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Changes made to public comments at Homewood meetings

New procedures for Homewood residents wishing to address their village board will apply after an ordinance was approved at the Oct. 10 meeting.
Residents will be limited to three minutes for comments, which can be extended if the chair deems it necessary. Persons making comments must be “respectful and avoid obscene or insulting statements, the impugning of motives and disruptive or repetitive statements,” the ordinance says. 
Board members may question commenters after they are finished speaking.
The public comment portion of any meeting will be limited to 30 minutes for any matter not listed on that day’s agenda. 
Village Manager Jim Marino told the H-F Chronicle that the Illinois Attorney General has told municipalities that boards and committees need to adopt rules for public comment. 
“This is why it is being done now,” Marino said. “All municipalities must do this.”
Village Attorney Chris Cummings, who drafted the ordinance, said the new rules were an update only meant to reflect of the state’s open meetings laws. Previously, Homewood had no official rules for comments at meetings in the village code.
“Although the village of Homewood always has provided for public comment at Village Board meetings, this is the first time it has adopted a policy making it official,” Cummings said.
Town and school boards often update or enact public comment guidelines in an attempt to rein in the number or length of comments made at meetings. This hasn’t been an issue in Homewood, where residents are invited to speak at least twice during each village board session.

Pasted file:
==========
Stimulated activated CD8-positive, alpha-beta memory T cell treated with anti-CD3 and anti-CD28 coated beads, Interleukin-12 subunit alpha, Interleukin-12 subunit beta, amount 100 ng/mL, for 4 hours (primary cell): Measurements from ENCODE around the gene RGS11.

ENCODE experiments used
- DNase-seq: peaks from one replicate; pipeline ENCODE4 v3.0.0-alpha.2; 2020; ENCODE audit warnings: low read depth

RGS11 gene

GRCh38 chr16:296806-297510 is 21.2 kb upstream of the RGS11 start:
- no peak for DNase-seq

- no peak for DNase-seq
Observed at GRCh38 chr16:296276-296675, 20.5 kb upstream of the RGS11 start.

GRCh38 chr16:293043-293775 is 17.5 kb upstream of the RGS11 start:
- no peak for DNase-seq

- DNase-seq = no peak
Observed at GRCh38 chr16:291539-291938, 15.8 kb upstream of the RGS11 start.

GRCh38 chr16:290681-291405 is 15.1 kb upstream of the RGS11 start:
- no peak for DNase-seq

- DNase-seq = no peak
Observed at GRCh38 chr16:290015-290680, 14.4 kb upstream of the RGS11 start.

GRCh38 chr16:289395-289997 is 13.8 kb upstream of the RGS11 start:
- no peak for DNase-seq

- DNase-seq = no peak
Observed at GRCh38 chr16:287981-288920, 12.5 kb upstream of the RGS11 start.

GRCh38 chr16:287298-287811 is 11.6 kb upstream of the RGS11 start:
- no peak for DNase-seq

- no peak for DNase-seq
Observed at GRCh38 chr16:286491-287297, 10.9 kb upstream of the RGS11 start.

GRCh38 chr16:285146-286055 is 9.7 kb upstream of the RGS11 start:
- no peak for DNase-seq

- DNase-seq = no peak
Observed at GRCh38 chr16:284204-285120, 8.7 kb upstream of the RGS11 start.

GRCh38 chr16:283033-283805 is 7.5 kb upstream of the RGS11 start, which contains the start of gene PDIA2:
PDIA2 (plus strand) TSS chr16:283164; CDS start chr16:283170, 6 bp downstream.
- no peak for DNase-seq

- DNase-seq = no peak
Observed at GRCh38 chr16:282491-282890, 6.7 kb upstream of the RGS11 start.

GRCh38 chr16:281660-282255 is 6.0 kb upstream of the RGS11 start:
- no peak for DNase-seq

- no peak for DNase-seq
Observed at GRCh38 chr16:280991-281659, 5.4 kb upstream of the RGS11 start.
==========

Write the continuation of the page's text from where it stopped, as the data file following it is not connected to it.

The Chicago City Council attempted to limit public comments to committee meetings last year but Cook County Circuit Court Judge Diane Joan Larsen ruled in December that that was a violation of state statute.
The ordinance also provides new rules for recording meetings. As policy, the village aims to “cooperate with representatives of the media and with other members of the public who wish to record public meetings by tape, film or other means, provided said recording does not disrupt the meeting.” 
The village may designate a specific physical area for recording equipment or “take other steps” to make sure recording doesn’t disrupt a meeting. 
The new ordinance also allows the village to prevent anyone from recording any audience member who doesn’t wish to be recorded. Code also allows the village to limit or prevent any recording that may disrupt a meeting.
In addition, closed meetings can’t be recorded outside of the existing rules in the Illinois Open Meetings Act. 

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